He started his acceptance speech with, "I want to speak a little bit about my pride."  He admitted that at a young age, he played football and it was his favorite sport, and is still his favorite to watch on television.

         "I really only started playing basketball because I liked hanging with my dad," he continued.  "He would take me to his rec leagues, and I needed to do something when football was out of season.  So I started playing basketball, and I fell in love with it right away.  You start in the PAL league, you continue to get better, and then you make an AAU team.

          "My first time going away, we went to Phoenix for this BCI tournament, and I'm playing with local Denver kids.  We're playing against teams from everywhere, our first game, we're playing against a team from Chicago, and then a team from Houston, and then in the championship a team from New York.  We won all our games except that last one.

         "Our coach is telling us about who we're playing, and that this kid is ranked the best sixth-grader, the best seventh-grader - and I'm like, 'who's ranking seventh graders?'  We lost to the New York team by three.  After every single game, the opposing coach, and between games, other coaches would come up to me and say something like, ' know you play with that Denver team, but where are you really from?'

         "I am from Denver, what do you mean?  I didn't really get it, but when we were driving back home, I figured it out and thought, 'I am from Denver, and why can't I be great?'  They thought that since I'm from Denver, and all I do is ride horses and ski ... which is cool, but I've never done (either).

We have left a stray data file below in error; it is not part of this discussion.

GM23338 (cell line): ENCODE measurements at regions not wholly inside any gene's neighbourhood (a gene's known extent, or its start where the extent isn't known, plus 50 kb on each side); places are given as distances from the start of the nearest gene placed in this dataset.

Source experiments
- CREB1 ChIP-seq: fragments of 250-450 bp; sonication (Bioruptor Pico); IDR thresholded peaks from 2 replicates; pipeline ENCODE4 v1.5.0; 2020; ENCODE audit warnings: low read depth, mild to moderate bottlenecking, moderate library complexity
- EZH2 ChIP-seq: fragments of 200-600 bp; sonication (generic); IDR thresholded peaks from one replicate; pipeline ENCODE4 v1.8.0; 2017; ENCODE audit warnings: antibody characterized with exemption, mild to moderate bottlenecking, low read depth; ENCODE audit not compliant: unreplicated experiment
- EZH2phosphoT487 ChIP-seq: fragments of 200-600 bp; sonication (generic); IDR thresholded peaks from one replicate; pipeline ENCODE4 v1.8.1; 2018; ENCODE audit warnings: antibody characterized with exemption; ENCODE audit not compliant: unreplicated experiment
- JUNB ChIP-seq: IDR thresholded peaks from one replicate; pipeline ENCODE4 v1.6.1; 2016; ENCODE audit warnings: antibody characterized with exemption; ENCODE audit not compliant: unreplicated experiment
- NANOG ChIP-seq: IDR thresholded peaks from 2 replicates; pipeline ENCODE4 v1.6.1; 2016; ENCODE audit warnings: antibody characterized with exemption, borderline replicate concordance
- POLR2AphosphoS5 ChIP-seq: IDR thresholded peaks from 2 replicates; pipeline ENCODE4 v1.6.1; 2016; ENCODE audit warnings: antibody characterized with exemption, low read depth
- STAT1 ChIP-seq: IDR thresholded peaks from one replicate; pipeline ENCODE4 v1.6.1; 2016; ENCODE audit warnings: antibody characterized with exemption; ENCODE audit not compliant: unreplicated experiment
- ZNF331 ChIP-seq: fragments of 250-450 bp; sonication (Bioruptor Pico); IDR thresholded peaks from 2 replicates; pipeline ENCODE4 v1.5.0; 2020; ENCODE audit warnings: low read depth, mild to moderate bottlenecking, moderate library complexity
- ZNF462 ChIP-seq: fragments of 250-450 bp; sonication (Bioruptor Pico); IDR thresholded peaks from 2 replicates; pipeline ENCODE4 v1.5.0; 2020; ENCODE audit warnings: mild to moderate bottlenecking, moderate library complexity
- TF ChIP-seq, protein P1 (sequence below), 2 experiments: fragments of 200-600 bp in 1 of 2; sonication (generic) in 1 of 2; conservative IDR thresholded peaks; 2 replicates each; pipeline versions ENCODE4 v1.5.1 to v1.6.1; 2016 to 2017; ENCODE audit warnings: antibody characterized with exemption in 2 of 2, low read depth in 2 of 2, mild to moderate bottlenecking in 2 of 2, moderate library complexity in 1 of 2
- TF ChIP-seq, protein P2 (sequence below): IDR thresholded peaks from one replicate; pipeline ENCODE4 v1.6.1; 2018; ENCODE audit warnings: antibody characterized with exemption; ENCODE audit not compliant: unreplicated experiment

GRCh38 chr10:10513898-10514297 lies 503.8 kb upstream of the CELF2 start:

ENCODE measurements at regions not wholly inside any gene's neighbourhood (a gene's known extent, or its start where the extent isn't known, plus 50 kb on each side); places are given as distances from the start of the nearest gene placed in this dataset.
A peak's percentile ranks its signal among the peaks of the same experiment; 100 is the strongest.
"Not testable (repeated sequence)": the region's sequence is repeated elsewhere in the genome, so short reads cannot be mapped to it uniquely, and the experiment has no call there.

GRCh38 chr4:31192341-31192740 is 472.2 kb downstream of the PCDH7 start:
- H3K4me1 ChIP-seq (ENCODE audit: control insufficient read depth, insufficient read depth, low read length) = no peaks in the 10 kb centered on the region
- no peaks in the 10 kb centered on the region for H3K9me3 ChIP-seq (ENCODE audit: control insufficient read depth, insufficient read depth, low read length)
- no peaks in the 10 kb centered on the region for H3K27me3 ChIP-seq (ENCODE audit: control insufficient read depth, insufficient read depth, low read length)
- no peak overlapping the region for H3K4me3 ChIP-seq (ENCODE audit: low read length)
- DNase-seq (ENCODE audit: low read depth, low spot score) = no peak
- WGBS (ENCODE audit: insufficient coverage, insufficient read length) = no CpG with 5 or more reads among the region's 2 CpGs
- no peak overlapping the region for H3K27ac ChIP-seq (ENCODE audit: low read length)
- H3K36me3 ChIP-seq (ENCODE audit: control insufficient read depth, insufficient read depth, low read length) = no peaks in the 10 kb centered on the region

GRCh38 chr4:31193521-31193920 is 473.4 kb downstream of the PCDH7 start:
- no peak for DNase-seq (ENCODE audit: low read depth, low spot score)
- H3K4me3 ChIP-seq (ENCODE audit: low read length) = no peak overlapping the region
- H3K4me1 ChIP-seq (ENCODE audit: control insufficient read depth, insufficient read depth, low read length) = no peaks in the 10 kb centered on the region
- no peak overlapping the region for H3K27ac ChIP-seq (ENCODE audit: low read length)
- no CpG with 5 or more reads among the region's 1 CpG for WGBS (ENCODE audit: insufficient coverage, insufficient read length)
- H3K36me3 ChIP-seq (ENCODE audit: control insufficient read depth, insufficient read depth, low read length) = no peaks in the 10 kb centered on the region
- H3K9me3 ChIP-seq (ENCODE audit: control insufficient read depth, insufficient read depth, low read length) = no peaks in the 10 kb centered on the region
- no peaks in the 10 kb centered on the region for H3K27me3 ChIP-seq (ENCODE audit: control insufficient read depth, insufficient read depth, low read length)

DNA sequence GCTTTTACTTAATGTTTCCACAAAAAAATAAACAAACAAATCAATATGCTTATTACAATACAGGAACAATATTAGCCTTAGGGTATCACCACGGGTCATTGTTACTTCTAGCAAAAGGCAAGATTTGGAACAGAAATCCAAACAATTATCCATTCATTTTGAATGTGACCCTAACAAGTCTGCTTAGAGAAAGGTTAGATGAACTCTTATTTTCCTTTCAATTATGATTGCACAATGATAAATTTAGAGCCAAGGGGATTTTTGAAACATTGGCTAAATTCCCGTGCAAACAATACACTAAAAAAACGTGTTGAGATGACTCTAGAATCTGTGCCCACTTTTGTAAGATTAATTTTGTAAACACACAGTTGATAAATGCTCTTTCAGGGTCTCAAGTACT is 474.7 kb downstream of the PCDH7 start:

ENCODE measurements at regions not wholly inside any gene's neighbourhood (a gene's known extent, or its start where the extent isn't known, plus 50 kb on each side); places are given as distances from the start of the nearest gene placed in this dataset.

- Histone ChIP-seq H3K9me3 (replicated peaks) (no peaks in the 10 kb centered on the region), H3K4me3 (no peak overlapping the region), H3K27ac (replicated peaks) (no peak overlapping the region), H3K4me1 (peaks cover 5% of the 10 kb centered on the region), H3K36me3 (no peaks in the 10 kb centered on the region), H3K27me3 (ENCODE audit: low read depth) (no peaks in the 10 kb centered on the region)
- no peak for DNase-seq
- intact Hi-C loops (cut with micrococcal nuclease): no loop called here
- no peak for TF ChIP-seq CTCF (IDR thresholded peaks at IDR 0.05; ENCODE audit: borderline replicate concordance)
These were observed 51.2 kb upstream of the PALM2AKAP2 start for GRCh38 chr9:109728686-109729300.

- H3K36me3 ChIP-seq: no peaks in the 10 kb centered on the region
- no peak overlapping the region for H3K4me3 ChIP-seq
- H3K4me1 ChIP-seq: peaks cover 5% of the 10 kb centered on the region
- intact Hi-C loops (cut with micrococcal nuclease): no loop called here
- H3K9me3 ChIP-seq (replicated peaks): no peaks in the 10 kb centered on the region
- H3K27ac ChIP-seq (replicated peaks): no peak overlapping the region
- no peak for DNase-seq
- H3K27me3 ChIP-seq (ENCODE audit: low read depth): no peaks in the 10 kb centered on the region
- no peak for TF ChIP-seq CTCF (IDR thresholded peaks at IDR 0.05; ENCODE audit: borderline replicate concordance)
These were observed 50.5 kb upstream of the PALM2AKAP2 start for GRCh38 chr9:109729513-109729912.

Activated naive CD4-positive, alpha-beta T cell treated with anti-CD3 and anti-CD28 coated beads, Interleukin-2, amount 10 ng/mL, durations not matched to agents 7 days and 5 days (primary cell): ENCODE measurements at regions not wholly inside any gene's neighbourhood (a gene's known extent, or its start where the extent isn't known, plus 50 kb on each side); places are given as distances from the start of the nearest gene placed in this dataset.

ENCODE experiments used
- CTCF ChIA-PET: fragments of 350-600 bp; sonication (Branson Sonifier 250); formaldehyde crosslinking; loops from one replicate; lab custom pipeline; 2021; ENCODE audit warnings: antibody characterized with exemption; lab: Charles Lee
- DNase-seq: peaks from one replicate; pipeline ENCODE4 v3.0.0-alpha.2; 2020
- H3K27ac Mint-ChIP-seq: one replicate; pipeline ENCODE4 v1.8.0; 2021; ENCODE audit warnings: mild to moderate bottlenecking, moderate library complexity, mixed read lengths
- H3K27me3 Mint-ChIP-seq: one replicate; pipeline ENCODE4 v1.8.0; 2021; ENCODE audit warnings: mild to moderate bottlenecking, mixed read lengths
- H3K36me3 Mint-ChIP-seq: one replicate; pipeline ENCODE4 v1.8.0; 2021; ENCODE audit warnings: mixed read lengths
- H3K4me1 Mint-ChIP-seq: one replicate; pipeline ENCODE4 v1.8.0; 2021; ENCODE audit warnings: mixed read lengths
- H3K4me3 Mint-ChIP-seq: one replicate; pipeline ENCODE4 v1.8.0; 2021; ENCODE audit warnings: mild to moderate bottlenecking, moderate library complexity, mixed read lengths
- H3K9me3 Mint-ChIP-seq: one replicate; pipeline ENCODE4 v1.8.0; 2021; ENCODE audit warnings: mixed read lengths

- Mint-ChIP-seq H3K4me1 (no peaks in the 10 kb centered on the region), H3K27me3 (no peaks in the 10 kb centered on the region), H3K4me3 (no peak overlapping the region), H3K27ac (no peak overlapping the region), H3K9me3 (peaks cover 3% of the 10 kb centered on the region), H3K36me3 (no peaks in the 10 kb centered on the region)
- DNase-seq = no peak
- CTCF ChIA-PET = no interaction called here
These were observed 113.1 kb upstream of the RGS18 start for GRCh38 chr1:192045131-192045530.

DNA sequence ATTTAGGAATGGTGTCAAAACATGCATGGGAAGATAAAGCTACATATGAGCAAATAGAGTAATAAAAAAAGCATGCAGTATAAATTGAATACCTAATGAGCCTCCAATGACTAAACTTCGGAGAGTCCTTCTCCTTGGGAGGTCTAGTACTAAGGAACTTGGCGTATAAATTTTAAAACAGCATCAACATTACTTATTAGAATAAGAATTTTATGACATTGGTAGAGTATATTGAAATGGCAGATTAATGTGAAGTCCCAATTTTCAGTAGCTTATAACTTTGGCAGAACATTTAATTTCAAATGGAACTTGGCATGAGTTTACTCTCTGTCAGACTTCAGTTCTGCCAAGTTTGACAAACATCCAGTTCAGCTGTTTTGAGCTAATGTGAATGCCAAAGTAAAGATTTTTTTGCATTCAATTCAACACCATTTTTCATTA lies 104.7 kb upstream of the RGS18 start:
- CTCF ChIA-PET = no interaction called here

"From that tournament on, I always played with this unbelievable chip on my shoulder.  In being from here, I'd hear, 'Yeah, he was good, but he is from Denver.'  It was like a handicap, so I played with that chip knowing that I needed to be twice as good as the kid from Detroit, or the kid from Los Angeles.  Or that I had to be two times as impressive because of where I was from and we hadn't had a ton of pros or great players from here.

         "There was no real blueprint for me to follow, so I was blazing my own trail in a lot of aspects.  I went to George Washington, and every single game I'm playing with that chip on my shoulder, and I loved it. 

         "So I go from there and I go to CU.  Nobody ever knew why I went to CU.  To this day, people still ask me, and if they were here tonight, they would understand.  It was just that pride that I always had.  So now, I'm playing with that chip on my shoulder from being from Colorado, but now I can slip that jersey on and I've got Colorado across my chest.  So you can imagine the pride that I felt playing for CU, and being able to prove it every single night.  I can be great, I can be like everybody else, and that was a big, big deal for me.  Then I go on to the pros and do the same thing every single time.

         "That's the reason I became who I became, because nobody thought I should or nobody thought that I would.  As an athlete, whatever motivation you could pull, you pulled from that.  In all actuality, I was always playing for a different cause and a different purpose.  Having George Washington, or having Colorado across my chest, or even coming back here playing with the Denver Nuggets.  That's what drove me to be great, I'm happy and blessed that I was able to do that here.  Everyone knows how I feel about this city."

         He closed by talking about how he had never met Halladay until the induction ceremony, and how they graduated the same year and went on to have similar (pro) careers, struggles early on before reaching the top, and then he congratulated the night's other basketball honoree, Hammon, for her accomplishments, how proud he was of her, including being the first woman to coach full-time in the NBA.

         Since the inaugural class in 1965, which included Byron "Whizzer" White, CU has had at least one inductee 37 times in the 51 classes, including multiple selections on several occasions.